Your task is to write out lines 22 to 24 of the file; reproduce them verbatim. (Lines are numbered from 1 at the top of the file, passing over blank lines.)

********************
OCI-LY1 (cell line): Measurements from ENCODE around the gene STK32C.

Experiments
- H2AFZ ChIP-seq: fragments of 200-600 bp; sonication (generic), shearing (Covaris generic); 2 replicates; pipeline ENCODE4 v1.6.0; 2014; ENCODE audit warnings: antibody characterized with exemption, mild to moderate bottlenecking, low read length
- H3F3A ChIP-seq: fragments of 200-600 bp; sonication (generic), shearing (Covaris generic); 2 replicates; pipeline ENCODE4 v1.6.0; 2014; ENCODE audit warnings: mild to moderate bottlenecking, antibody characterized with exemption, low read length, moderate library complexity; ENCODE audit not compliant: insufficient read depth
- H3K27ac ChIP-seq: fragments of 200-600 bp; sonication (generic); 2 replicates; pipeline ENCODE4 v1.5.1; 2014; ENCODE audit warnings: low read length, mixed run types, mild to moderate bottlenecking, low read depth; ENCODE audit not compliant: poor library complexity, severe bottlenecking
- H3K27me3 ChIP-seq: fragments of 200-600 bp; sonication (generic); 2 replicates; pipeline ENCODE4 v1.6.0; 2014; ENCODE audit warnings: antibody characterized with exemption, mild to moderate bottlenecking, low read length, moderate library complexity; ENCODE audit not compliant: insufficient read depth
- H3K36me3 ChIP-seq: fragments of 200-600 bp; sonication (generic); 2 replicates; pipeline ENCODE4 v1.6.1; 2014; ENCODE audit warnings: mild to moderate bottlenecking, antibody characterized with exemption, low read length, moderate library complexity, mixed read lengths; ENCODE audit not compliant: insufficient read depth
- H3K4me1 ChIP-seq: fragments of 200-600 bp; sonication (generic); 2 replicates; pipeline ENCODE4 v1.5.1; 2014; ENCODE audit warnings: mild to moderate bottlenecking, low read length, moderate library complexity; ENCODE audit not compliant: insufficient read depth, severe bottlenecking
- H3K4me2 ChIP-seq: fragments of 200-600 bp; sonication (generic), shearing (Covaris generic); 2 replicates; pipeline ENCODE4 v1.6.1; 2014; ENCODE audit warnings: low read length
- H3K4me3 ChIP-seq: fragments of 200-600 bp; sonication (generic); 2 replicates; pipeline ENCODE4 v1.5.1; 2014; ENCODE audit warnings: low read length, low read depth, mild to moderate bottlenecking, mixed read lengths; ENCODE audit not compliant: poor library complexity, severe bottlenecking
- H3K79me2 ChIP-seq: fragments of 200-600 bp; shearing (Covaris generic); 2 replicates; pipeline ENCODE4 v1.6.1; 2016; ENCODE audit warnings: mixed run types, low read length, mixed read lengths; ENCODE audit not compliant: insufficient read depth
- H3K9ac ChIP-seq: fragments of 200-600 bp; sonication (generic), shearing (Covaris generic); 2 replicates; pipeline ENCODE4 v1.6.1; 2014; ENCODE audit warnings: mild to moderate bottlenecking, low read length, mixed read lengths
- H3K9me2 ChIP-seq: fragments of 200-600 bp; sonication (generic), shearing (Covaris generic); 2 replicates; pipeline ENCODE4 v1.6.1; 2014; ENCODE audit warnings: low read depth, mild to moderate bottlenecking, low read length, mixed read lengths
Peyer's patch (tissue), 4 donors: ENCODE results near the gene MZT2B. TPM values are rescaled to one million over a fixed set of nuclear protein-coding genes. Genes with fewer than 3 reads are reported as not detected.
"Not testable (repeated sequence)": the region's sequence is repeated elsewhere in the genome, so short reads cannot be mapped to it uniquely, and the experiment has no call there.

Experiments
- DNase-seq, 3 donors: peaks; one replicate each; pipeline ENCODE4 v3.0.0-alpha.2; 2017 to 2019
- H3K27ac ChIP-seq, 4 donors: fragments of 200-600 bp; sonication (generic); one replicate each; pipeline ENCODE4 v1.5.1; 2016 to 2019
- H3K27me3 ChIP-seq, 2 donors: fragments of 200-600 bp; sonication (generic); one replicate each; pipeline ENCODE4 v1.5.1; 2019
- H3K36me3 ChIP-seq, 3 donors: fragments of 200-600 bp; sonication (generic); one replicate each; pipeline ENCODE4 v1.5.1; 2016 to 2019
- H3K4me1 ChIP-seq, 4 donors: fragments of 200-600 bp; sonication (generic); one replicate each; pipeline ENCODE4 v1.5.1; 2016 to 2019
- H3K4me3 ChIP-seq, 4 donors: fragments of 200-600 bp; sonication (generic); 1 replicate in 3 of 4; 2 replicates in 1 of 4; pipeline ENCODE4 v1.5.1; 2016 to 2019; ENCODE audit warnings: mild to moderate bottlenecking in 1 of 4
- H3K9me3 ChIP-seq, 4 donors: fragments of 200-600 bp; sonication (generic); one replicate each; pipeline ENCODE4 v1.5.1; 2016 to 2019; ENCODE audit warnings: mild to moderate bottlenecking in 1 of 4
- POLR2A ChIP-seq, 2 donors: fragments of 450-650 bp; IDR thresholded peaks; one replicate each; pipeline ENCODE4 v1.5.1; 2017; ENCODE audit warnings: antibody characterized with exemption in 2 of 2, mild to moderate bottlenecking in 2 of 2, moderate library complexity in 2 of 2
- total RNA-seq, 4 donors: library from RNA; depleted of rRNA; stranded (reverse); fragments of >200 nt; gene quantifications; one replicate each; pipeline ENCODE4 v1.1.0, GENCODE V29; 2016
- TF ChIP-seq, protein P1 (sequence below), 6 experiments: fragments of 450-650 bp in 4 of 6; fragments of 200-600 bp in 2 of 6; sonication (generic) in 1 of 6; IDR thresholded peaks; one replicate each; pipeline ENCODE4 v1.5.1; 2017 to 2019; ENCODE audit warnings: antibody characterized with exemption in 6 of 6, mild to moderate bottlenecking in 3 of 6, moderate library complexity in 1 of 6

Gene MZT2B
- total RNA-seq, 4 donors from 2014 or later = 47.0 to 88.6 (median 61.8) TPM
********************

- H3K4me3 ChIP-seq, 4 donors: fragments of 200-600 bp; sonication (generic); 1 replicate in 3 of 4; 2 replicates in 1 of 4; pipeline ENCODE4 v1.5.1; 2016 to 2019; ENCODE audit warnings: mild to moderate bottlenecking in 1 of 4
- H3K9me3 ChIP-seq, 4 donors: fragments of 200-600 bp; sonication (generic); one replicate each; pipeline ENCODE4 v1.5.1; 2016 to 2019; ENCODE audit warnings: mild to moderate bottlenecking in 1 of 4
- POLR2A ChIP-seq, 2 donors: fragments of 450-650 bp; IDR thresholded peaks; one replicate each; pipeline ENCODE4 v1.5.1; 2017; ENCODE audit warnings: antibody characterized with exemption in 2 of 2, mild to moderate bottlenecking in 2 of 2, moderate library complexity in 2 of 2